Sunday, December 25, 2011
NDAA Means War on Bill of Rights
By Sara Flounders
Published Dec 23, 2011 8:47 PM
Dangerous provisions inserted into the National Defense Authorization Act for 2012 (NDAA-2012) have created great alarm among civil liberties organizations, Muslim organizations, groups that defend anti-war activists and many activists of the Occupy Wall Street movement who have recently been targeted across the country.
The wording in the defense bill has created alarm because it is in explicit violation of basic rights guaranteed in the Bill of Rights and long considered untouchable, even in a time of rapidly growing political repression.
This article will examine the NDAA, investigate its relation to U.S. military expansion, look at the history of the Bill of Rights, and see how this can help point the way forward toward expanding rights and defeating repression.
What’s in the NDAA?
The controversial provisions in the NDAA grant the U.S. military authority to hold in secret and indefinite detention people deemed a threat to national security without recourse to counsel or a lawyer and without charges presented in a court of law or the right to a trial. Such police-state tactics have already been used against thousands of Muslim immigrants in the U.S. and around the world as part of the so-called “war on terror” since Sept. 11, 2001.
Across the U.S., press conferences, rallies and petition campaigns were quickly organized by a whole series of organizations on Dec 15. Ironically, passage of NDAA by a final conference committee representing both houses of Congress coincided with the 220th anniversary of the passage of the Bill of Rights on Dec. 15, 1791.
The bill’s provisions are an explicit violation of what is known as “habeus corpus,” the guarantee of the right to a hearing before a judge. They also violate the guarantee that the U.S. military will be kept out of all internal domestic areas. This is called “posse comitatus,” meaning the U.S. military cannot act on U.S. soil against U.S. citizens.
A statement released by the United National Anti-War Coalition sighted recent ominous national trends, including massive spying, entrapment and phony plots in the Muslim community, recent raids on homes of anti-war activists by federal agents and subpoenas to appear before federal grand juries, and the nationally coordinated, often violent police evictions of the Occupy movement around the country.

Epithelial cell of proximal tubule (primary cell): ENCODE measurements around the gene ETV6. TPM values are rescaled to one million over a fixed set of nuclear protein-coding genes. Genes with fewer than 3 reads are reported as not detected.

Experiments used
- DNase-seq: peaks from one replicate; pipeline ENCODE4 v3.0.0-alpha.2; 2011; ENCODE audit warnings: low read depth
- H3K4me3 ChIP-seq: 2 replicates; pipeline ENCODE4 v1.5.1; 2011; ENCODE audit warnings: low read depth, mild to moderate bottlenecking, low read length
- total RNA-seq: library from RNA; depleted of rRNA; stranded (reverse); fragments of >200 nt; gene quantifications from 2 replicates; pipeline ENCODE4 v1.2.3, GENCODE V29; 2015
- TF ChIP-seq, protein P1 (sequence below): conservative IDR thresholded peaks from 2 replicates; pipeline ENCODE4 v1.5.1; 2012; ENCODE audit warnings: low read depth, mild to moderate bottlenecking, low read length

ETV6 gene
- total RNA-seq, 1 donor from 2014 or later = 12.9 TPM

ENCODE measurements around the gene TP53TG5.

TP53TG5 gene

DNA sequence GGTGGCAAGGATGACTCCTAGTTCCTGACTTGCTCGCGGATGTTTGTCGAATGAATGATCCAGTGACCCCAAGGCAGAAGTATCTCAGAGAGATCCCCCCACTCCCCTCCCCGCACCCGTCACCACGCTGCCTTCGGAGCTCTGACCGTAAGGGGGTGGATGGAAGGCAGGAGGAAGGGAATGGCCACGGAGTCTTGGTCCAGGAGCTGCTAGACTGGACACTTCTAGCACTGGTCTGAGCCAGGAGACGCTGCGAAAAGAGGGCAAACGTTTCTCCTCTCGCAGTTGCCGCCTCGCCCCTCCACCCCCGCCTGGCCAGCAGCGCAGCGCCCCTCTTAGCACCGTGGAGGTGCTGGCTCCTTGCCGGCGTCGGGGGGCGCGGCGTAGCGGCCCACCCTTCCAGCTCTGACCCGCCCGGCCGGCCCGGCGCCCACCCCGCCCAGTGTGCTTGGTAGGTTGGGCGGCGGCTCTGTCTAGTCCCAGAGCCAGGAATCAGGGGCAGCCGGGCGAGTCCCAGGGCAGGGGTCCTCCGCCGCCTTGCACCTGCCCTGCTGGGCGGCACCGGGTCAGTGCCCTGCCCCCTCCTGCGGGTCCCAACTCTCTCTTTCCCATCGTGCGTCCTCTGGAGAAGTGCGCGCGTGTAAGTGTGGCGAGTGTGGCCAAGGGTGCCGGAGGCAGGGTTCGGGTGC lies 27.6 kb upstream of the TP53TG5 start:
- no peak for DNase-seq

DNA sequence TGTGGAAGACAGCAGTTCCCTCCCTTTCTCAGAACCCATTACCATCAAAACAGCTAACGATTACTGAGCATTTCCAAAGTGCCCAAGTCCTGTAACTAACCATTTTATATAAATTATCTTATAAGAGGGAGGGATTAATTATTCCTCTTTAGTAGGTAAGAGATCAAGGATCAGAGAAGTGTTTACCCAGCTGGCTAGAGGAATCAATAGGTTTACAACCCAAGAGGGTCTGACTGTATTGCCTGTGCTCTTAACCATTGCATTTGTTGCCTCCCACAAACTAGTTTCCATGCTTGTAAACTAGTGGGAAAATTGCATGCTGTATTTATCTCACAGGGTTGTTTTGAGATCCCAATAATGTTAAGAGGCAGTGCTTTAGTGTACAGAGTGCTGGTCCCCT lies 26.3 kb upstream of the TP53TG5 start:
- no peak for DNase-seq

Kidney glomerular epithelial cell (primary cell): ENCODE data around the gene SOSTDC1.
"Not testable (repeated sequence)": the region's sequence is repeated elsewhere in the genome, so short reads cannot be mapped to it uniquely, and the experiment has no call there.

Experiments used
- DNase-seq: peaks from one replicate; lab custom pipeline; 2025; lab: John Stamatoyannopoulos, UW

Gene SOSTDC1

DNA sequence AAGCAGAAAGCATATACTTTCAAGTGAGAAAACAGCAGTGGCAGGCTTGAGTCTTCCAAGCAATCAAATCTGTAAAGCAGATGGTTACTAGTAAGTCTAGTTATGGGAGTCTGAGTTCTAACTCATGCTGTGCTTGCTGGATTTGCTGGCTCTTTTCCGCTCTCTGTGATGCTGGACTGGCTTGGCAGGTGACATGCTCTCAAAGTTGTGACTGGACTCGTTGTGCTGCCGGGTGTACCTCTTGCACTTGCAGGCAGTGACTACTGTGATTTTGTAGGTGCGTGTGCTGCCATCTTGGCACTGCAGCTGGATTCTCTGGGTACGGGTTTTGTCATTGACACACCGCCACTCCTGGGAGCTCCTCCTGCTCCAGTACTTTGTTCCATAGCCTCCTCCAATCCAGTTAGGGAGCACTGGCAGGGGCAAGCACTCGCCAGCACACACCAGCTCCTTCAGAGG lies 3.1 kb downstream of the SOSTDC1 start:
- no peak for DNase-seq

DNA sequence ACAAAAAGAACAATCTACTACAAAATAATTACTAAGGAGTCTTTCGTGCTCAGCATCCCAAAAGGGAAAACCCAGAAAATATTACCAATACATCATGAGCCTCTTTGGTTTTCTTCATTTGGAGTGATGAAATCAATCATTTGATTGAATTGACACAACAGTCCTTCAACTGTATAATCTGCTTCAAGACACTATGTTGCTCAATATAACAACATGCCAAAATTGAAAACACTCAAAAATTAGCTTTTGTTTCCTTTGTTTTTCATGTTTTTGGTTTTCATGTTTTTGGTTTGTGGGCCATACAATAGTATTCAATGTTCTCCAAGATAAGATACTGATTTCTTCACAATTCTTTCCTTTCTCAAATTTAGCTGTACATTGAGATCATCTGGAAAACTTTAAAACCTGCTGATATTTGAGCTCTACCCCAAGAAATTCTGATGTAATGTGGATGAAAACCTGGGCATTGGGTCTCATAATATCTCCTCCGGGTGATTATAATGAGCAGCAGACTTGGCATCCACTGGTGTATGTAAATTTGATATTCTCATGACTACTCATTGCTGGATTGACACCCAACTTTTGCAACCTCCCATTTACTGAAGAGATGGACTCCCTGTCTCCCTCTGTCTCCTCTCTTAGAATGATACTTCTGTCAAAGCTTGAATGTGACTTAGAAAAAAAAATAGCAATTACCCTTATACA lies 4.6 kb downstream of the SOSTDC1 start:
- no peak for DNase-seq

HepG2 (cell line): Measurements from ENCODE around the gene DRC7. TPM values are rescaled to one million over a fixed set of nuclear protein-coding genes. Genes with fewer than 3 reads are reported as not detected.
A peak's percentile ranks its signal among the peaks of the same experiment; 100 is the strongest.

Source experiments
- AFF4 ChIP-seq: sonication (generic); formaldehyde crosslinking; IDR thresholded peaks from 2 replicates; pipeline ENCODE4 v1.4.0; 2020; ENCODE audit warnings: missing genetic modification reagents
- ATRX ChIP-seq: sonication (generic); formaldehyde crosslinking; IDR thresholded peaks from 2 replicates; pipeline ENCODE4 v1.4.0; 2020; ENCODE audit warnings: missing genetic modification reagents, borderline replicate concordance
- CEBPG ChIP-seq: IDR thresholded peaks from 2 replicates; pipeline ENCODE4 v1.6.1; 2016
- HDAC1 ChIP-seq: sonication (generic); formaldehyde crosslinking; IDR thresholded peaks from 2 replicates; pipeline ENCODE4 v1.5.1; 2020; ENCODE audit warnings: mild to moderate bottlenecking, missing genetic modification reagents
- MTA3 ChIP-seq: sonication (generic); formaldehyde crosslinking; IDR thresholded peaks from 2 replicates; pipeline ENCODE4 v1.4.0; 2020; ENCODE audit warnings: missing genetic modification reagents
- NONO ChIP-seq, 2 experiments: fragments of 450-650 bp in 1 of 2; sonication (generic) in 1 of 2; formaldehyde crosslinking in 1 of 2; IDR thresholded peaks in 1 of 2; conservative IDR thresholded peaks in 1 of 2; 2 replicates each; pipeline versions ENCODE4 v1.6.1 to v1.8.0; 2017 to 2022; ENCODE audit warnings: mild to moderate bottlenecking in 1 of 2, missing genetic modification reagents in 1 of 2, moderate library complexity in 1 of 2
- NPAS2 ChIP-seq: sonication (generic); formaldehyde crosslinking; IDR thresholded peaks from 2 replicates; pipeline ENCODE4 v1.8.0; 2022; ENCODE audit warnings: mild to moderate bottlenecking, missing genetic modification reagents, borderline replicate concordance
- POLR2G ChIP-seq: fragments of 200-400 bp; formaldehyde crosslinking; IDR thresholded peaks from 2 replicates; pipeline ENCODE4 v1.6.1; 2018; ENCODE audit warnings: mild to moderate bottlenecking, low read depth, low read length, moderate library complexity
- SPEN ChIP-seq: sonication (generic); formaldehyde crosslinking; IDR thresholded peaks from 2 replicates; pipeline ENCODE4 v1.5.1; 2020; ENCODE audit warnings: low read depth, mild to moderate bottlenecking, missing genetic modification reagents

The statement also protested the refusal of the Chicago city government and the federal government to allow for peaceful protests when NATO and the G-8 countries come to Chicago in mid-May 2012 to hold summit meetings.
The Center for Constitutional Rights, the American Civil Liberties Union, the Coalition for the Protection of Civil Freedoms, the Bill of Rights Defense Committee, the International Action Center, the National Coalition to Stop FBI Repression, Occupy Wall Street, Muslim Peace Coalition and many other groups released statements and participated in organized protests and internet petition campaigns calling on President Barack Obama to veto the bill. This unified response is an essential first step in what is needed.
A veto is unlikely because the Obama administration requested the inclusion of this provision in the military budget bill, and has been actively involved in efforts to further restrict basic rights.
Unfortunately, many courageous civil rights organizations in attacking these reactionary provisions have made no mention or criticism of the NDAA itself. But highlighting this vital connection will help provide a perspective on how to fight back.
Military breeds repression
It is no accident that this assault on basic political rights long considered beyond the reach of government attack is part of the bill that funds the giant military machine. The military is the nut of the problem. This new unprecedented attack on civil rights at home cannot be seen in isolation to the ever-expanding role of the U.S. military on a global scale.
The NDAA is the annual bill that funds the bloated military. The U.S. military budget is already larger than the combined miltary budget of the rest of the world. The 2012 bill authorizes $554 billion for the Pentagon’s base budget and $115.5 billion for continuing the current wars and occupations. This appropriations bill funds 1,000 U.S. military bases in more than 150 countries around the world.
Other hundreds of billions of military expenditures hidden in the U.S. budget bring the war machine’s total cost to more than $1 trillion. This year’s NDAA further extends restrictions on the transfer of detainees out of Guantanamo, and it contains new threats and stricter sanctions on Iran.
The demonization and criminalization, spying and entrapment of the Muslim community, especially since Sept. 11, 2001, has been used to justify aggressive new wars of conquest and expanding military influence. Increasing the budget for police and prisons is the domestic reflection of the growing weight of the military.
The U.S. troop withdrawal from Iraq represents a significant setback for U.S. strategic plans. But as this NDAA confirms, the U.S. military is hardly closing down. U.S. wars and the threat of military action across the globe, invasions, subversion, sabotage, increasing drone surveillance, deadly surprise assaults, kidnapping, secret rendition and targeted assassinations are all treated as acts of defense and national security.
The Pentagon serves the interests of the corporate ruling class. It secures global markets, loots natural resources and subjugates the workers of each country to the capitalist owners of all production. Its mission is to destroy any opposition to this domination from governments and popular rebellions.